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Black Knight – Home Price Index Report: July 2017

The Data and Analytics division of Black Knight​ Financial Services, Inc. (NYSE: BKFS) released its latest Home Price Index (HPI) report, based on July 2017 residential real estate transactions. The Black Knight HPI utilizes repeat sales data from the nation’s largest public records data set, as well as its market-leading, loan-level mortgage performance data, to produce one of the most complete and accurate measures of home prices available for both disclosure and non-disclosure states. Non-disclosure states do not include property sales price information as part of their publicly available county recorder data. Black Knight is able to obtain the sales price information for these states by combining and matching records across its unique data assets.

–  Monthly Rate of Appreciation Slows as U.S. Home Prices Gain 0.5 Percent in July, Year-Over-Year Growth Steady at 6.2 Percent

–  The rate of growth in year-over-year price appreciation stabilized in July after accelerating throughout every month of 2017

–  After hitting a high of 1.3 percent in March 2017, the rate of monthly appreciation has steadily slowed over subsequent months

–  New York home prices showed continued strength, leading all states in monthly appreciation at 1.8 percent and accounting for nine of the 10 best-performing metropolitan areas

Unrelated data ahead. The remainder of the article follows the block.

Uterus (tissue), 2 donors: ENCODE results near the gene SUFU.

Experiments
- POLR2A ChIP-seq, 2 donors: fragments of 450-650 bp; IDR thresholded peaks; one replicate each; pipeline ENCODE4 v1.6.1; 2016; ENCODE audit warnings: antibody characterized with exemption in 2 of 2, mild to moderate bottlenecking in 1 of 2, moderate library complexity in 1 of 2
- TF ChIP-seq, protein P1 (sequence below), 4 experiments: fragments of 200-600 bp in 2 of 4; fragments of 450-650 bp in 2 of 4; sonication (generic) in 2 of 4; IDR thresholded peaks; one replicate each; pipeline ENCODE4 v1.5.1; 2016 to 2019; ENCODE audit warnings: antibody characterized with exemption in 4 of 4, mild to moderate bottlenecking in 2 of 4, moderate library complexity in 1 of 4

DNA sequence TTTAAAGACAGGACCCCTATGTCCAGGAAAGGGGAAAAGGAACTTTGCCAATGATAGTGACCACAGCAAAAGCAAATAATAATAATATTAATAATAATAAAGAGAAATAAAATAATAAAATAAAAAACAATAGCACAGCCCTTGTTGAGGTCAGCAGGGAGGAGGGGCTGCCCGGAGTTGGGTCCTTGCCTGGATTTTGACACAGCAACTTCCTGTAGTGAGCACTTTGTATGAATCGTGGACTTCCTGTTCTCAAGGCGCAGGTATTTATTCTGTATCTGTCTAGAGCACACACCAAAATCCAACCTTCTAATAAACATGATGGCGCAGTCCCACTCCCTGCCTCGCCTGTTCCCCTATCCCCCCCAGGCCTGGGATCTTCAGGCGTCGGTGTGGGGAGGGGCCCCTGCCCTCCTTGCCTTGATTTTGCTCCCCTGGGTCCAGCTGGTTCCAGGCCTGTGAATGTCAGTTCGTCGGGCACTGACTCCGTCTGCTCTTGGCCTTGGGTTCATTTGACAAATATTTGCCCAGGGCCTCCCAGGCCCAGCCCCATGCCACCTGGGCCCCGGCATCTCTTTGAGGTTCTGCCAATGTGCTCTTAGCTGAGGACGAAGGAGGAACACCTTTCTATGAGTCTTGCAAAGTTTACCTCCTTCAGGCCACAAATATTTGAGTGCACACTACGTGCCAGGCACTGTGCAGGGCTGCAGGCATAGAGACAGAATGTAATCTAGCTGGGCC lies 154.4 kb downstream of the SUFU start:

–  Of the 20 largest states, only Virginia saw home prices pull back, with a 0.2 percent month-over-month decline from June

–  Among the nation’s 40 largest metros, home prices in Virginia Beach, Va., Los Angeles, Calif., and Washington, D.C, saw slight declines as well

–  Up 11.1 percent since the start of 2017, the HPI for the San Jose, Calif., metro area has now topped $1,000,000

–  11 of the 20 largest states and 20 of the 40 largest metros hit new home price peaks in July

New home sales, Jabil’s earnings, US GDP estimate

A look at some of the key business events and economic indicators upcoming this week:

Economists expect that sales of new U.S. homes rebounded in August after falling sharply the previous month. Sales sank 9.4 percent in July to a seasonally adjusted annual rate of 571,000, the biggest one-month drop in nearly a year. Still, sales so far this year are outpacing last year’s. More buyers are turning to newly built houses as the supply of existing homes for sale has fallen steadily. The Commerce Department releases its new home sales data on Tuesday. New home sales, seasonally adjusted annual rate, by month:

March 638,000

April 590,000

May 618,000

June 630,000

July 571,000

Aug. (est.) 580,000

Jabil Circuit delivers its latest quarterly report card Wednesday. Financial analysts predict the electronics manufacturing company closed out its fiscal fourth quarter with better earnings and revenue than in the same period last year. Jabil posted improved results in the third quarter. That followed two quarters of lower earnings. The Commerce Department is expected to report Thursday that the gross domestic product increased at a 3 percent annual rate in the April-June quarter, unchanged since its August estimate. It marks a sharp acceleration from the 1.2 percent pace set in the first three months of the year. GDP, seasonally adjusted annual rate, by quarter:

Q1 2016: 0.6

Q2 2016: 2.2